Luom says she is tired of talking about the massacre, and the next time a journalist comes to town she won’t. She no longer thinks about revenge, but she still thinks someone—Kerrey or the American government—should do something to make amends for Thanh Phong’s suffering. She does not believe it will ever happen.
Thanh Phong’s tragedy is not unique for a war in which at least 2 million civilians were killed, except in that the world learned of its horrors, and that it involved a high-profile American public figure. To Vallely, the sheer ubiquity of violence against civilians in Vietnam, but especially in the densely populated Mekong Delta, argues against singling out Kerrey for criticism. Journalist Nick Turse’s book Kill Anything that Movesdescribes another campaign during which an “unrestrained war on the delta’s villages” killed about 5,000 civilians in just six months, over a period coinciding with Kerrey’s operation in Thanh Phong. None of the victims has ever received reparations or an apology from the United States.
Kerrey says he was neither surprised nor offended by the public reaction to his FUV appointment. In accepting the position, he faced a “binary choice” and picked the option he thought likeliest to improve quality of life for Vietnamese and Americans. “Should I just go to the VFW and drink beer and complain about how horrible our politicians were in the 1960s?” he asks. “To me, the question is, do you really want to live in the past or do you want to live in the present, trying to build a better future?”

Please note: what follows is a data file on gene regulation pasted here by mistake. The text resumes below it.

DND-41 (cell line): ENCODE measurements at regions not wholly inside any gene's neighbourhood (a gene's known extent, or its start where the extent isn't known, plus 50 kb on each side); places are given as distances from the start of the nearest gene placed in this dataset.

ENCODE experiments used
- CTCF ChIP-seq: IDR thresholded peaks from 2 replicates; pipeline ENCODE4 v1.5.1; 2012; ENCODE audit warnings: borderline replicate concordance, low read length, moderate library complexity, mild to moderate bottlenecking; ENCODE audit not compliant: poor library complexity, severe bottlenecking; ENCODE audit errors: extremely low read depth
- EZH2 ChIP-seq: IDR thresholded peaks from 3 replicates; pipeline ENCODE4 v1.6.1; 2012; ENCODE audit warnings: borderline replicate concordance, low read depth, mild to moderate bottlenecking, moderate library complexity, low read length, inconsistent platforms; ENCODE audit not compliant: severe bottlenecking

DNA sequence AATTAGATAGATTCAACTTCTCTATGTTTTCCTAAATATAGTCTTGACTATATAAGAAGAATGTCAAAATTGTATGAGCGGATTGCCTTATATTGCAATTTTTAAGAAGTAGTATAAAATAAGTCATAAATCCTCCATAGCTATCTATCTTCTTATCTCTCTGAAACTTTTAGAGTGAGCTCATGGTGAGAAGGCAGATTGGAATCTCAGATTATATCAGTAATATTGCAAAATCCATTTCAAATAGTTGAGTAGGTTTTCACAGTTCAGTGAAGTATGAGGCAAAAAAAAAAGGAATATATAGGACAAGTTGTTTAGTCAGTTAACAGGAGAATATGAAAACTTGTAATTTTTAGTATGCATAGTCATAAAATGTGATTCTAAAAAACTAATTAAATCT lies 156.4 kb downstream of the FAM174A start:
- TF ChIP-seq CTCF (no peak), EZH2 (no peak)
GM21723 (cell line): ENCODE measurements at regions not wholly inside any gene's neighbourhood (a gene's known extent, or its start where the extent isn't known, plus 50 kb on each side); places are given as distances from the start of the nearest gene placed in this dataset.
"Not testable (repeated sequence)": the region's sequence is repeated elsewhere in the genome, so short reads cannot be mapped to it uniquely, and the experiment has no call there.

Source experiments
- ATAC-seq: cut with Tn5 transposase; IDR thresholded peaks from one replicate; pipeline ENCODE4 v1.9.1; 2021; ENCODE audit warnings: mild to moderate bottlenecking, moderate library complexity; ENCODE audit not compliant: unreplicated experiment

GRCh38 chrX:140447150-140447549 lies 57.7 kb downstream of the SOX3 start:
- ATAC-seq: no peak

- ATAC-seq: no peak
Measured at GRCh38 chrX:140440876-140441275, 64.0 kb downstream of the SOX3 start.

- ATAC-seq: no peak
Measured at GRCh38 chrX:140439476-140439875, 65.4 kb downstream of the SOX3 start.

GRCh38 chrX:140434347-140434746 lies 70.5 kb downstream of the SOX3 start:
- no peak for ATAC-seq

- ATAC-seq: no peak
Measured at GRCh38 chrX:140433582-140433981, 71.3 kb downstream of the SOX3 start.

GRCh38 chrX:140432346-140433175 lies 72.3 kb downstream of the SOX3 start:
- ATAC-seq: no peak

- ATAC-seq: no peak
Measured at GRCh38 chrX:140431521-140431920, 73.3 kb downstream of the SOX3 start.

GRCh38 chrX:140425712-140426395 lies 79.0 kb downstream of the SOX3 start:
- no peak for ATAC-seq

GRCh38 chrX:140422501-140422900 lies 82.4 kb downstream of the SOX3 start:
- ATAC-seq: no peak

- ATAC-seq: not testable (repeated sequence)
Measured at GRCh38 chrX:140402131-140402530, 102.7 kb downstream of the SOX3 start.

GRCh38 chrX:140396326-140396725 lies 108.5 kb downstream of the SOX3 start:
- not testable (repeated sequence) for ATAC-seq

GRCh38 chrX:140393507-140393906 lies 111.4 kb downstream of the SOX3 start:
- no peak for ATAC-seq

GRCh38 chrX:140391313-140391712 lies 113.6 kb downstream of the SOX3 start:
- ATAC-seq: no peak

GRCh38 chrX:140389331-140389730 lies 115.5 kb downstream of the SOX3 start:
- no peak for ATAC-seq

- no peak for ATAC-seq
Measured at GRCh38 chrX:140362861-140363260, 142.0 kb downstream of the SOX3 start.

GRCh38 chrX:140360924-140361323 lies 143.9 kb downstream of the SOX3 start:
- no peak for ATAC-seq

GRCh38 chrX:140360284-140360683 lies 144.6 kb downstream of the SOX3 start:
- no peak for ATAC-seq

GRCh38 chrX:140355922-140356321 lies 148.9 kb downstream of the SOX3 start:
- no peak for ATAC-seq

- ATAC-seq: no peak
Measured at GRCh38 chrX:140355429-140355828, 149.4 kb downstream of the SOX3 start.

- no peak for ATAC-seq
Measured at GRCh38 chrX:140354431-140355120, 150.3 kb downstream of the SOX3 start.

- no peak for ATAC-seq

What might that better future look like? Inside a light-filled co-working space in a high-rise in Ho Chi Minh City’s District 2, a group of students and FUV administrators listened to a lecture from a prospective faculty member in January. At the end of the lecture, the students, who had signed up to attend the event, evaluated the class. Their feedback will be used to help make hiring decisions, in a process exhibiting the collaborative spirit that FUV administrators say will guide the university. Huan Pham, a first-year university student who plans to apply for the “co-design year,” said he is interested in the flexibility of study at FUV and the chance to experience an “American-quality education.” America, he said “is like a big brother helping Vietnam.”
At the event, the aspiring FUV students weren’t much concerned with what Kerrey had done in Thanh Phong. “I think it doesn’t matter,” said one, 18-year-old Le Ngoc Van An. “In the war between America and Vietnam, there were a lot of mistakes. But we can change the mistakes. We are people. We are human. We can give people another chance.”
The U.S. official in Vietnam said that FUV had “moved a little further down the river” from the Kerrey controversy. “The U.S. government can look at this and be very proud that the money that was put in to seed this program is bearing fruit,” the official said. “You see hundreds and hundreds of Vietnamese students applying to the undergrad program and hear about parents and kids calling and saying, ‘When can we start?’”
Vallely, who visited Thanh Phong for the first time last year, doesn’t think Kerrey should go. FUV is “a bigger contribution and a more important contribution to Vietnam” than visiting a small community that suffered like so many others during the war, he believes. The new university and the small delta village are worlds apart.
“There’s no one in Thanh Phong going to FUV,” he says.